Bosque Redondo Memorial at Fort Sumner

Fact Sheet

The Bosque Redondo Memorial at Fort Sumner presents a powerful acknowledgement of the colonization of the American West by the United States military. More than 10,000 Navajo and Mescalaro Apache prisoners suffered here from 1863 to 1868.

During this tragic period of U.S. history, the Navajo and Mescalero Apache Indians were starved into submission and then forced to march hundreds of miles to the Bosque Redondo Reservation. The Navajo call this journey the Long Walk. When they arrived, 9,000 Navajo and Mescalero Apache were spread as far as 20 miles along the banks of the Pecos River. Nearly one-third of the captives died during incarceration.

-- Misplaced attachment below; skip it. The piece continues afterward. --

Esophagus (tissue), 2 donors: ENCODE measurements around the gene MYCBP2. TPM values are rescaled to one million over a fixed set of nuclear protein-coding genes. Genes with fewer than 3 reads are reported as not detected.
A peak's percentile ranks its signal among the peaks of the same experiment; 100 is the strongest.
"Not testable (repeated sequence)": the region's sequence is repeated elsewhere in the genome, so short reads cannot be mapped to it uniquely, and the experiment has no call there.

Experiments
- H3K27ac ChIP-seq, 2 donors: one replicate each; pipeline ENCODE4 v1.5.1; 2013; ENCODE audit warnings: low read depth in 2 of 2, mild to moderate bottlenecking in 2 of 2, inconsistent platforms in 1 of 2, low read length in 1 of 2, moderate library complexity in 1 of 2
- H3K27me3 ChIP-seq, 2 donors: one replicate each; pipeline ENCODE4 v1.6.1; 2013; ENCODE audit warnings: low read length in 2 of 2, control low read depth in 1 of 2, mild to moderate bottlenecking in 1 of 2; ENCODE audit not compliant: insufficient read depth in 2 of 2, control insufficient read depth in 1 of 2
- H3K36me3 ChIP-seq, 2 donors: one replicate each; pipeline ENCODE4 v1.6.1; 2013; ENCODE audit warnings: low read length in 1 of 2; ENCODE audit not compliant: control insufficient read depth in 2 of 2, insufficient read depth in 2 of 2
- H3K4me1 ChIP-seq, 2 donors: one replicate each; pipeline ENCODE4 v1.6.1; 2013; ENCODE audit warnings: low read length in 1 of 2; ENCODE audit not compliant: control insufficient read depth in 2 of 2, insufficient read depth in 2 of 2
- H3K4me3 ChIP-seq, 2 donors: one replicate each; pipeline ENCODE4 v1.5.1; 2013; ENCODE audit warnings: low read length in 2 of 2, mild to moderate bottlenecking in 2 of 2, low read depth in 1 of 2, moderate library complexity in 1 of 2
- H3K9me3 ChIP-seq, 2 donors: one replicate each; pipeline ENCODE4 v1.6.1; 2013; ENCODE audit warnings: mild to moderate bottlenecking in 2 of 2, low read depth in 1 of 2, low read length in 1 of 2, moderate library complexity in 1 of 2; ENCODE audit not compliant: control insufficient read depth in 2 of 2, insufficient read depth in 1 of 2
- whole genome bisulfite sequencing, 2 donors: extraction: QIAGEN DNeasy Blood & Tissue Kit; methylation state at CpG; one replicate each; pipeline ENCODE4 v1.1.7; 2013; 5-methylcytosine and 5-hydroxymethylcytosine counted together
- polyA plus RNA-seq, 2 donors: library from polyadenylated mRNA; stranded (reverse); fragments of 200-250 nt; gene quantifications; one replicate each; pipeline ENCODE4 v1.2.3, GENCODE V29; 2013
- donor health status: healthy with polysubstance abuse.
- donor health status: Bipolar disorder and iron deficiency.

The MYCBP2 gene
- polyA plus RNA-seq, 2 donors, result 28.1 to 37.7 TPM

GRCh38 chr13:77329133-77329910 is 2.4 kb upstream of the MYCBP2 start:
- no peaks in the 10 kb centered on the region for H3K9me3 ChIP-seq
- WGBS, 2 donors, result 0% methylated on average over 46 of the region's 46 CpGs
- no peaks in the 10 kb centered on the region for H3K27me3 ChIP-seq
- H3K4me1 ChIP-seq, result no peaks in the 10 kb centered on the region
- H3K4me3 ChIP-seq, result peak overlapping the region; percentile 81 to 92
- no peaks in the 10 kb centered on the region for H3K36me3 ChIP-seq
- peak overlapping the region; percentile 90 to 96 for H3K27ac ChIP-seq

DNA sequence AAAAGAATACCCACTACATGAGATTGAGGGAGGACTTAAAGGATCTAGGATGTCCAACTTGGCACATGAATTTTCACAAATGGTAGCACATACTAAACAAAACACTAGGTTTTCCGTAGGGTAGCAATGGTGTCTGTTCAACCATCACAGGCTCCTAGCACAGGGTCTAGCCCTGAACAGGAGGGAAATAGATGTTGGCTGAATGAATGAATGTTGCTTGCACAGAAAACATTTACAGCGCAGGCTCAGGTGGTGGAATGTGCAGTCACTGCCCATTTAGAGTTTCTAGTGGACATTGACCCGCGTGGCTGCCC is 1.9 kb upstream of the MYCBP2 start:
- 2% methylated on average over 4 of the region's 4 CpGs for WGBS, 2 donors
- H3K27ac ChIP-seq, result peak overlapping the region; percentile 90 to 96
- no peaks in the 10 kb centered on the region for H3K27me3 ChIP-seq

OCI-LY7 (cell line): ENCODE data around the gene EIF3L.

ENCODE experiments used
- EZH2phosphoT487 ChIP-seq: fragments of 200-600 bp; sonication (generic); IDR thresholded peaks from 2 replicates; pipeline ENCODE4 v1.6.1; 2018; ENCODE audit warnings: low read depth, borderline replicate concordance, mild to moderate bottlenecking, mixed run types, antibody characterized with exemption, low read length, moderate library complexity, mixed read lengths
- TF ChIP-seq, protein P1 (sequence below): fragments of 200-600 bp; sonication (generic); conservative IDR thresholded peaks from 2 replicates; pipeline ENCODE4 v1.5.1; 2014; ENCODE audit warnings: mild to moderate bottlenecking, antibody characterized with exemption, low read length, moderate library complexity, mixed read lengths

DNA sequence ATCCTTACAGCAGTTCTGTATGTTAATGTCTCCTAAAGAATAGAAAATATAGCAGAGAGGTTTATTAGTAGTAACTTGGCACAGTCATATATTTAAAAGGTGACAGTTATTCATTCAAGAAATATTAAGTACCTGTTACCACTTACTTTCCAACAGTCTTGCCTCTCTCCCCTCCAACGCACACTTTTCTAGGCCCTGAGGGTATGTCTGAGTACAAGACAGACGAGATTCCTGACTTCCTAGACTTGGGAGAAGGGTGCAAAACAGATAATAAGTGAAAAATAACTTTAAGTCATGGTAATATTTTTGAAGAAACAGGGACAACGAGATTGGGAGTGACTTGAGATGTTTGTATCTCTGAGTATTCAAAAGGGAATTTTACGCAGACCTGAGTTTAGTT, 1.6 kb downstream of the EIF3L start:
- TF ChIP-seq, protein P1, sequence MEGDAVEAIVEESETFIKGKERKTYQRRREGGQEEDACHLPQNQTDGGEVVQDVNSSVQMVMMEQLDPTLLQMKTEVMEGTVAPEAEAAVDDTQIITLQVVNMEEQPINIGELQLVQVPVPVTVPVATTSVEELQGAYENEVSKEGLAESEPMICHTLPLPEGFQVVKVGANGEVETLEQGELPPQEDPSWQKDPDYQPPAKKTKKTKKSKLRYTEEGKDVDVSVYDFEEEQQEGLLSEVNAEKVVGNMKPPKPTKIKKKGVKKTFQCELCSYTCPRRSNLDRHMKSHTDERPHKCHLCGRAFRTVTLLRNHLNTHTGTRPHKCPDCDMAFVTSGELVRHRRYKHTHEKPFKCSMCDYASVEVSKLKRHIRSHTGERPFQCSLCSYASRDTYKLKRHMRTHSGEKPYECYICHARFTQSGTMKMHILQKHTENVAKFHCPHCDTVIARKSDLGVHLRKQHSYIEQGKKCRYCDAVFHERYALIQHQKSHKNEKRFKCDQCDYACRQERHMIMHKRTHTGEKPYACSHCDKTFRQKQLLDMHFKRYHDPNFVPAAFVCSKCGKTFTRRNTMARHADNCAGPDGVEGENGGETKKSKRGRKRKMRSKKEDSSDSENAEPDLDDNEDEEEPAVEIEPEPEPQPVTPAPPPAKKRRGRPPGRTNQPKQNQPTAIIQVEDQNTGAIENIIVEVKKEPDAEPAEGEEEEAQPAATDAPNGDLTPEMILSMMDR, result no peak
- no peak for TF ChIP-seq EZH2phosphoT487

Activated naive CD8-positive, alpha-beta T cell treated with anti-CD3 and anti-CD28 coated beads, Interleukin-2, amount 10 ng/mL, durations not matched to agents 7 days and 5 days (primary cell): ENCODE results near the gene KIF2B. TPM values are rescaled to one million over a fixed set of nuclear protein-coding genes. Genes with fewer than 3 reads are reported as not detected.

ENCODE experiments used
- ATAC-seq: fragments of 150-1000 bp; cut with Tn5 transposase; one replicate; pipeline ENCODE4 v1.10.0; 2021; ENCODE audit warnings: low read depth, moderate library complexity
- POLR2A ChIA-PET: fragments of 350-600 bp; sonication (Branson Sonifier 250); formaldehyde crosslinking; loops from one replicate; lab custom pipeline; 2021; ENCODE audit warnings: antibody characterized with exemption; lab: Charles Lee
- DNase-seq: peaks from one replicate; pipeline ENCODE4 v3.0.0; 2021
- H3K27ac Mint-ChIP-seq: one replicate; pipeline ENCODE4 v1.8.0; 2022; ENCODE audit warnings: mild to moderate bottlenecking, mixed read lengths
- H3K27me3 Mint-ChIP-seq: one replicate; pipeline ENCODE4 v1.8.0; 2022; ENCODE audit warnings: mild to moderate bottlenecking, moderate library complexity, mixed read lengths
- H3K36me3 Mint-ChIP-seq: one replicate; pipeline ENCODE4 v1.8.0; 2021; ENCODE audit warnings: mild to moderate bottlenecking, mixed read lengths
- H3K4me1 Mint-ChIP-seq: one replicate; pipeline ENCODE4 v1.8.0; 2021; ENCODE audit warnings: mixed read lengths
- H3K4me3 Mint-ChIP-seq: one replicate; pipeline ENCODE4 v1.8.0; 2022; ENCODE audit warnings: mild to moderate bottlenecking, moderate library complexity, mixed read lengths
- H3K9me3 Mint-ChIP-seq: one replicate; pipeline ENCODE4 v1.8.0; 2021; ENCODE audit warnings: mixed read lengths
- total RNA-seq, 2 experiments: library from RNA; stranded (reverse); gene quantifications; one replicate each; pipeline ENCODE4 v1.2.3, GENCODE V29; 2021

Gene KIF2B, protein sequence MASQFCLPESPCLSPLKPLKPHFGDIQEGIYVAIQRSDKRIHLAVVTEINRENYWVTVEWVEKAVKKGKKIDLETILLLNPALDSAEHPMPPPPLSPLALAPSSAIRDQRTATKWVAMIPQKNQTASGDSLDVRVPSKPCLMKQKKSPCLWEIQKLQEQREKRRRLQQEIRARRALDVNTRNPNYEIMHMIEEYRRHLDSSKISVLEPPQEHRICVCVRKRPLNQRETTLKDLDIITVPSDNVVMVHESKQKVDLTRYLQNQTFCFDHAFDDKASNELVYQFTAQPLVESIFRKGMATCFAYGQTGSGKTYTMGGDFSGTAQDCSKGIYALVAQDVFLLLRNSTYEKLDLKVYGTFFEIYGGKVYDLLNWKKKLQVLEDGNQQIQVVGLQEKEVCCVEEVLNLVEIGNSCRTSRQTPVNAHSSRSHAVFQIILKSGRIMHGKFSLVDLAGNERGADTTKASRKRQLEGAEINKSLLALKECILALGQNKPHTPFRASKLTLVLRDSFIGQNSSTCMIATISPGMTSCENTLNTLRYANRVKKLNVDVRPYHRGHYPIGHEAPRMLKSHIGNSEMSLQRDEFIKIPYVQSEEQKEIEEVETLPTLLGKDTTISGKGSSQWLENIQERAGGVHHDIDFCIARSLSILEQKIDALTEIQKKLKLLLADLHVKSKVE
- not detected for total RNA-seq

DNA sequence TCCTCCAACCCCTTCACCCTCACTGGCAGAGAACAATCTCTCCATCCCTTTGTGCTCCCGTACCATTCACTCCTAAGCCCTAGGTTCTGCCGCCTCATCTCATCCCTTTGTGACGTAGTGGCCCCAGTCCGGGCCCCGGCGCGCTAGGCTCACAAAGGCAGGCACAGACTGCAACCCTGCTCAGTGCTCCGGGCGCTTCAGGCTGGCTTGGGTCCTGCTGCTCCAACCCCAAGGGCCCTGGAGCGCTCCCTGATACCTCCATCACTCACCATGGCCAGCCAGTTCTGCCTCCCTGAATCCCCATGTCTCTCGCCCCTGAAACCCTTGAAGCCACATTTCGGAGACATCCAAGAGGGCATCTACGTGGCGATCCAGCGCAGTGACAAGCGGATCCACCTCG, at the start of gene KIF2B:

This experiment in social engineering was doomed to failure from the beginning. The Mescalero Apaches—450 strong—left without asking permission in 1865. The Navajo were held for three more years before the U.S. Government resolved to undo this terrible mistake. General William T. Sherman was sent to Fort Sumner in May of 1868 to negociate a new treaty. The Treaty of 1868 allowed the Navajo to return to their original homes in the Four Corners Regions and acknowledged Navajo sovereignty.

Today a unique new museum designed by Navajo architect David Sloan--shaped like a hogan and a tepee--and an interpretive trail and an audio tour narrated by actor Wes Studi, provide information about the tragic history of Fort Sumner and Bosque Redondo Indian Reservation. Plans are underway to construct Phase II of the museum.

Set next to the Pecos River and enhanced by a shady picnic area at the old fort, this Monument is a beautiful destination to visit and reflect on the history and "spirit of place".